Juan was not sure which strategy was better—return to Becker’s and complain about the counterfeit cash, or just keep mum and let it go. It was as much money as his Camry had brought in, and now he was considering letting it go. But his resolve proved stronger, and the rush of doing the entire physical transformation also lurked. In the unlikely event that Becker considered reporting the purchase to the insurance companies, to return would really solidify that Mrs. Loret’s sale was legitimate.
He dressed again in his motel room and went to Becker’s. Inside, the young Mr. Becker was working a couple, and Juan began to look for an item in the range of fifteen hundred dollars to haggle down to the $1,180 he had in false money. He looked for a bracelet that held six or seven stones in two-carat size. He found a bracelet with a band of tiny diamonds surrounding four aquamarine stones. It was perfect, because the aquamarines were semiprecious and he could replace them with real diamonds. He noticed the gems’ shape matched some of the ones he had in his inventory. This bracelet would move four two-carat stones. It was priced at 20,000 pesos, which was equivalent to the price he was looking for in dollars. A young saleslady came up to him. Without looking up he talked to her as he pointed at the item.
“¿Puedo ver ese brazalete, por favor?” (May I see that bracelet, please?) Juan asked.
“Claro” (Of course), she replied.
The girl put it on the pad. Juan touched it and gently placed it on his palm. He realized he couldn’t try it on because lowering the sleeves on his blouse meant a hairy wrist would show.
“Me lo llevo” (I’ll take it), Juan said.
“¡Qué bien!” the saleswoman said, shocked at how easy that sale went.
“Digale al señor Becker que la viuda de Loret lo quiere ver para pagarle en efectivo.” (Tell Mr. Becker that the widow of Loret wants to see him, to pay him in cash.)
“El señor Becker no se encuentra.” (Mr. Becker is not in.)
“Lo estoy viendo ahi con esos clientes.” (But I can see him there talking to those clients.)
“Oh. Usted se refiere a Ricardo.” (Oh. You mean Ricardo.)
The saleswoman went to speak to Ricardo. He looked over and acknowledged Mrs. Loret. He took the bracelet from the girl and instructed her to keep tending to his clients, then made his way over to Juan.
“Señora Loret, qué rapido regreso.” (Mrs. Loret, you are back so soon.)
“Sí. Pense que debia regresarles el favor comprándoles algo. Me encanto esa pulsera.” (Yes. I thought I should return the favor by buying something. I love this bracelet.)
“Vale veinticinco mil.” (It’s twenty-five thousand.)
“Pues como ustedes no me pagaron el precio de venta, yo le quiero pedir un descuento. Le doy mil ciento ochenta dólares, que son como veinte mil.” (Well, you didn’t pay me retail so I would like a discount. I can give you one thousand one hundred and eighty dollars, it’s roughly twenty thousand.)
Ricardo paused and thought about the transaction. He was authorized to give discounts and hefty ones; all he had to do was read the code on the bracelet to see what the cost was. He looked at the piece and coyly saw the number code. The actual cost was about half of the list price. If he sold it to Mrs. Loret, he would have profited eight thousand pesos or about five hundred dollars in cash.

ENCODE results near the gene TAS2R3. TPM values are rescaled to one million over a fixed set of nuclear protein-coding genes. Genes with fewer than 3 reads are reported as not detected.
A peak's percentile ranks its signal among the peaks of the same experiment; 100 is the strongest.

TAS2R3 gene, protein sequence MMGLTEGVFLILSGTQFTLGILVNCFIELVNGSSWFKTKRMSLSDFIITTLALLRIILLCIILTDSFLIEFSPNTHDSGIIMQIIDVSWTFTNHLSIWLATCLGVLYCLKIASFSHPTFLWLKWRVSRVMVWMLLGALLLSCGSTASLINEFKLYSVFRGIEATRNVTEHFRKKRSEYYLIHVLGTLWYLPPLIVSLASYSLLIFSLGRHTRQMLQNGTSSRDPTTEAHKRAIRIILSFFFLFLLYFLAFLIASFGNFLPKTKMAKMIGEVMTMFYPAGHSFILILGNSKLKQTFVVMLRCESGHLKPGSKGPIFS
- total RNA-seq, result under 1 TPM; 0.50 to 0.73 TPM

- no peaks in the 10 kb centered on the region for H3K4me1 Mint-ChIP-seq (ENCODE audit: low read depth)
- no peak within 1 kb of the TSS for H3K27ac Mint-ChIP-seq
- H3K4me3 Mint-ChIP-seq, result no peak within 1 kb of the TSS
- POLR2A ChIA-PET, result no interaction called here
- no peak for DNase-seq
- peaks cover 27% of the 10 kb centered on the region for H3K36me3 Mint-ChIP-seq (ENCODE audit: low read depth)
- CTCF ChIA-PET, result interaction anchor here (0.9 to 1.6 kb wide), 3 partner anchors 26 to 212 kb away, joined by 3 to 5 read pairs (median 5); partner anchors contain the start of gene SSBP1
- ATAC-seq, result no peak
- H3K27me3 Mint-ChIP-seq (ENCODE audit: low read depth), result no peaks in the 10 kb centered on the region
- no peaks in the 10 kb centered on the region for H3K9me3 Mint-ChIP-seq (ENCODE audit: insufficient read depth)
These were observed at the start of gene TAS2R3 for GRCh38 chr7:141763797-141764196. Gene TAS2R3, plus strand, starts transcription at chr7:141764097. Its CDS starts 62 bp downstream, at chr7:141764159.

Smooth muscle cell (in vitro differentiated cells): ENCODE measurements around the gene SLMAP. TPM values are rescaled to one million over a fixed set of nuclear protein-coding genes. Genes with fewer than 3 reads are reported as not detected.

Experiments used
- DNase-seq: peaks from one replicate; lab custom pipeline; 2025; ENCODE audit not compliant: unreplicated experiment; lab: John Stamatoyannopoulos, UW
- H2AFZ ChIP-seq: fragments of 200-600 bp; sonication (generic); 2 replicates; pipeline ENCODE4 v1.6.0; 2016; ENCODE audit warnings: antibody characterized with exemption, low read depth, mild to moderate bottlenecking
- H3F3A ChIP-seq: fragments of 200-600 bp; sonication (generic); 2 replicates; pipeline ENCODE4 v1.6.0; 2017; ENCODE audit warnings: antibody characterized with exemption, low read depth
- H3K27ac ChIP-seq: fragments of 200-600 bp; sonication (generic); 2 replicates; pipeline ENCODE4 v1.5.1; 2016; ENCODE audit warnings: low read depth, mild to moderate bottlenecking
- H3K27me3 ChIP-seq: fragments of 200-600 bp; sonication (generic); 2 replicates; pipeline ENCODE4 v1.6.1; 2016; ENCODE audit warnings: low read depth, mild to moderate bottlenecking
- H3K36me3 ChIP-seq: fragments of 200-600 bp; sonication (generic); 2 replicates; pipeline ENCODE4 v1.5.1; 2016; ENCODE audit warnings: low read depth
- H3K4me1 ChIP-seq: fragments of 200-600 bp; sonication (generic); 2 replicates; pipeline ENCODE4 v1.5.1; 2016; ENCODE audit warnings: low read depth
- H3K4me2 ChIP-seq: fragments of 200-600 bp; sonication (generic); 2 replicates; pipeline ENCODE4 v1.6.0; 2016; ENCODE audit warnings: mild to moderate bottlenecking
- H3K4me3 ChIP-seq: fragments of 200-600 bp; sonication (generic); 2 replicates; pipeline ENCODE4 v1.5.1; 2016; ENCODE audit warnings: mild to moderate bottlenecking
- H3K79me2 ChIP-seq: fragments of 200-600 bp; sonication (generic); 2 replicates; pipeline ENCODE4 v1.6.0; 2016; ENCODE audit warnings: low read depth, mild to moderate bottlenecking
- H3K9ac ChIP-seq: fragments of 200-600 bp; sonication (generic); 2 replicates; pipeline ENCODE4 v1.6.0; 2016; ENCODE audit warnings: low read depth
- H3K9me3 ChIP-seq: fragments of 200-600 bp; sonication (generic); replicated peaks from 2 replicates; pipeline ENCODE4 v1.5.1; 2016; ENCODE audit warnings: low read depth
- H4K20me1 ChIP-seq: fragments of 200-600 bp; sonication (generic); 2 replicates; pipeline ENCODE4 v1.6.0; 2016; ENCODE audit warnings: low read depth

“Qué bien, me encanta. ¿Me la pone en una cajita bonita?” (Good, I love it. Can you put it in a nice box?)
“Por supuesto.” (Of course.)
Juan took out all the forged bills in a neat bundle and handed them to Ricardo.
“No a mi no. En la caja.” (No, don’t give it to me. To the cashier.) Ricardo said.
“Ricardo, esta compra es con usted. No necesito recibo” (Ricardo, this purchase is with you. I don’t need a receipt), Juan said, taking the little jewelry box Ricardo had prepared and handing him the money. Ricardo took the cash and put it in his folder, and Juan turned 180 degrees and went straight for the door.
Ricardo looked at Mrs. Loret, and his eyes immediately went to the other customers he was neglecting. He quickly went to the cashier and handed him the little white slip that he took from the bracelet and the cash. At that moment he saw that a small yellow light turned on in the showroom ceiling. It was an alert that Mr. Becker was in. He slipped past the customers, telling them they were in good hands with the saleswoman, and went upstairs.
“Pá” (Dad), Ricardo said, entering the office.
“¿Qué paso mi hijo?” (What happened, son?) Mr. Becker said from behind his desk.
“¿Te acuerdas de la señora. Loret? ¿La que dijo que nunca la veríamos por aquí otra vez?” (Do you remember Mrs. Loret, the lady who said she would never come back?)
“¿Sí, y? (Yes, and?)”
“Le acabo de vender un brazalete en veinte mil pesos.” (I just sold her a bracelet for twenty thousand pesos.)
The internal phone began to ring at Mr. Becker’s desk. He picked up, signaling to Ricardo to quiet down.
“¿Qué? ¿Cuántos? ¿Mil ciento ochenta? ¡No jodas!” (What? How much? One thousand one hundred and eighty! Fuck!) Mr. Becker hung up, furious.
“¿Qué paso?” (What happened?) Ricardo asked, white as a sheet and feeling the blood rush down from his head.
“¡Que te regreso todos los dolares falsos que le dimos, menso! ¡Eso paso!” (That she returned to us all the forged dollars we gave her! That’s what happened!)
Ricardo sat speechless in the chair in front of his dad’s huge desk.